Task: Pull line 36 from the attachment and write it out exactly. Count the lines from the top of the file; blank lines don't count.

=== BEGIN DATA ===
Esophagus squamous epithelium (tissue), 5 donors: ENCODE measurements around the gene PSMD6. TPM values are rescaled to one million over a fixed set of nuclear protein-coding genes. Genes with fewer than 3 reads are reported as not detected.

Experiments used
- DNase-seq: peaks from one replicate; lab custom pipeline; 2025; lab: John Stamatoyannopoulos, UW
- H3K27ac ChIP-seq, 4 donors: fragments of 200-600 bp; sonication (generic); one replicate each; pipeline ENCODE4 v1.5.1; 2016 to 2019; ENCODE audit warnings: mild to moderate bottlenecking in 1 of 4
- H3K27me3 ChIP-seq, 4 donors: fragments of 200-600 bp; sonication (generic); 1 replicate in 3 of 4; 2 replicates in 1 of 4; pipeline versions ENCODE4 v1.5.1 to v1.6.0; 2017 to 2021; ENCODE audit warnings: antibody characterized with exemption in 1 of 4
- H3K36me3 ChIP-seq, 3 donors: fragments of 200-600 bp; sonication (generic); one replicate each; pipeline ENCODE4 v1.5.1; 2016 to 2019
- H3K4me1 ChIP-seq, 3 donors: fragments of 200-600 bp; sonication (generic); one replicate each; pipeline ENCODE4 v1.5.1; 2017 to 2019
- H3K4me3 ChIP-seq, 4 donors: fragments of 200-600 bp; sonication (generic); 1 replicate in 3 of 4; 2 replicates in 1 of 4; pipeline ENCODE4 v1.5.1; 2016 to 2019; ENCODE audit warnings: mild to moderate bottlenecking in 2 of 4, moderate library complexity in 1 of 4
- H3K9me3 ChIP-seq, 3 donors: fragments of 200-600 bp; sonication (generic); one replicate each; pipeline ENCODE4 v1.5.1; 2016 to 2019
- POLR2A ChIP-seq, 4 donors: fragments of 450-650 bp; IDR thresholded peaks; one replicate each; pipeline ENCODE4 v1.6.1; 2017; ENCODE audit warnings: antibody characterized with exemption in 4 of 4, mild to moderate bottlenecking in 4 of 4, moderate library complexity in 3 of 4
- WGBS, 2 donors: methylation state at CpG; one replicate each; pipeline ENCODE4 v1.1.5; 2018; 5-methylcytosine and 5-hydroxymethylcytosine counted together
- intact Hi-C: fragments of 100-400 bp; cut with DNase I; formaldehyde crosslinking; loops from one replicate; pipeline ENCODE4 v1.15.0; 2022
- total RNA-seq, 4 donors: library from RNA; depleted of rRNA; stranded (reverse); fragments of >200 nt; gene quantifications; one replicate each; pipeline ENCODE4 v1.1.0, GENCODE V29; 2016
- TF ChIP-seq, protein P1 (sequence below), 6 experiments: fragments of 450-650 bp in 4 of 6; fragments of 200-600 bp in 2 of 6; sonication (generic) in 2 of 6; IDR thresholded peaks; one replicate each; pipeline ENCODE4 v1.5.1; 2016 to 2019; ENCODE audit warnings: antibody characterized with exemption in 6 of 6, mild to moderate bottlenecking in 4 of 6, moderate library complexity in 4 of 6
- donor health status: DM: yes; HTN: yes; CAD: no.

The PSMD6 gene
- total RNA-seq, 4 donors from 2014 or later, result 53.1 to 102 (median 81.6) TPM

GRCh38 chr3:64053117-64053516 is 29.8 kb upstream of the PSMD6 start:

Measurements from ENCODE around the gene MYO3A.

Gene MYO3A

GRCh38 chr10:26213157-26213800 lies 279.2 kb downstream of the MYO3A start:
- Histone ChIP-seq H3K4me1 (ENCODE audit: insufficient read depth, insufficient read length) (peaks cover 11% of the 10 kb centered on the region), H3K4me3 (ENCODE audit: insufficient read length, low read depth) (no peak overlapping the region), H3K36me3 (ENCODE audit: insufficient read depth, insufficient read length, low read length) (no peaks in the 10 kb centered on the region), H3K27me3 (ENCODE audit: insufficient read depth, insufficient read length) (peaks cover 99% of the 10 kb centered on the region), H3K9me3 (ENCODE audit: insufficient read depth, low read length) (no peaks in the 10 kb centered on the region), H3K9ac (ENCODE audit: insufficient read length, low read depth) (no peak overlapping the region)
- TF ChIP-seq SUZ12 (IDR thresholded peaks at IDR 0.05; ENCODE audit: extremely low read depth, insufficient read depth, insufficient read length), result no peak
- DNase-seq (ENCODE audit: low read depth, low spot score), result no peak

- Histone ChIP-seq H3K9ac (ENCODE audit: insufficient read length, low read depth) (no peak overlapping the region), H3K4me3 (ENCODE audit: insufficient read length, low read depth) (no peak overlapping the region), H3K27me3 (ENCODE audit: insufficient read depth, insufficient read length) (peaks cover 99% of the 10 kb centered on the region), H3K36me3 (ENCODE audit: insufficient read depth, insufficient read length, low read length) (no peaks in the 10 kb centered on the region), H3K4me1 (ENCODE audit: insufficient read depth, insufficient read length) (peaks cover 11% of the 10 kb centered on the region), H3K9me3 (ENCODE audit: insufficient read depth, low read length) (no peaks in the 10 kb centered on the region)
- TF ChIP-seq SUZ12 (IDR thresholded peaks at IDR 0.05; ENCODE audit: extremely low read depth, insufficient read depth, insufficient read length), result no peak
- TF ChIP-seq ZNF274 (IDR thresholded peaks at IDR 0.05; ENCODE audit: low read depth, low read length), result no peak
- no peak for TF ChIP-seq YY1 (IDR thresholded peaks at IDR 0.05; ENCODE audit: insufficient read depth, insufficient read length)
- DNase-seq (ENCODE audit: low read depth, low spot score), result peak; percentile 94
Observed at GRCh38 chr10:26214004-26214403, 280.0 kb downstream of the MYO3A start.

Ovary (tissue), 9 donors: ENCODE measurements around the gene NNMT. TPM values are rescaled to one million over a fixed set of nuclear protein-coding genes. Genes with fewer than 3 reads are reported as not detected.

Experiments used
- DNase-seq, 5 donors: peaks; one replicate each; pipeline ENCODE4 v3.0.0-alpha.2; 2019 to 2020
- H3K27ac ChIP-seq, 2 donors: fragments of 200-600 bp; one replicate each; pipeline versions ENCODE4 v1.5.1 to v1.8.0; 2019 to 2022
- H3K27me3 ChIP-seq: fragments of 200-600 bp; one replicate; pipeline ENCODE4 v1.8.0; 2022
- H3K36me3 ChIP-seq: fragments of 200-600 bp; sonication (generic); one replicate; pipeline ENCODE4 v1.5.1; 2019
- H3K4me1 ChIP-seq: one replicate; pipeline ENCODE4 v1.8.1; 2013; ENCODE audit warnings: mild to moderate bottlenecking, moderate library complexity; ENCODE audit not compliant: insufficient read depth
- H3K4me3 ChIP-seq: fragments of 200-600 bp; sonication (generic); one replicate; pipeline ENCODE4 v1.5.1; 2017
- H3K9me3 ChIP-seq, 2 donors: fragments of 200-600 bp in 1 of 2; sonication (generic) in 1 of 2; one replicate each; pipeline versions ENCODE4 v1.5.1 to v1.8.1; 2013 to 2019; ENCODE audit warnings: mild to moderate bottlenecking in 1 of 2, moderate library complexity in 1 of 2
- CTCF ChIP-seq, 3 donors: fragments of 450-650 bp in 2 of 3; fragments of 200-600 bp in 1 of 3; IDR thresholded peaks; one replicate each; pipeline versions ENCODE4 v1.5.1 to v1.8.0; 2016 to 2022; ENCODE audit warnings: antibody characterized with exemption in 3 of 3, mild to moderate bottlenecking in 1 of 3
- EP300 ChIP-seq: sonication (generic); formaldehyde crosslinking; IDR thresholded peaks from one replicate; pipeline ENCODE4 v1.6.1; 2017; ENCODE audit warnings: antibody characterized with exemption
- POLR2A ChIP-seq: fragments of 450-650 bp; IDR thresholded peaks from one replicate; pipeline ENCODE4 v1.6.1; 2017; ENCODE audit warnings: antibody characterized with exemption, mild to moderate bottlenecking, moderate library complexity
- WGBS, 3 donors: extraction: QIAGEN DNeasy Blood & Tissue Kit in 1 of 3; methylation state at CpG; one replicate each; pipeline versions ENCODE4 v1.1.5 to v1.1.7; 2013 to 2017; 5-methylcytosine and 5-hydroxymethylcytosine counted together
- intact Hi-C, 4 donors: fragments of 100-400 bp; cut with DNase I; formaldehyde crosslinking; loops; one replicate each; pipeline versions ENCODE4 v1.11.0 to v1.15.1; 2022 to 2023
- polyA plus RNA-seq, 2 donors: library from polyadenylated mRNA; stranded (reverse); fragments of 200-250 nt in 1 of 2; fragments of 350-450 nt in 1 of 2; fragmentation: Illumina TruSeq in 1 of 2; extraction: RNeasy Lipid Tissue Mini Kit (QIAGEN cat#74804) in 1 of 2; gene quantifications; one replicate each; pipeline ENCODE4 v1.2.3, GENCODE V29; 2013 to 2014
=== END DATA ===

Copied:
- H3K36me3 ChIP-seq: fragments of 200-600 bp; sonication (generic); one replicate; pipeline ENCODE4 v1.5.1; 2019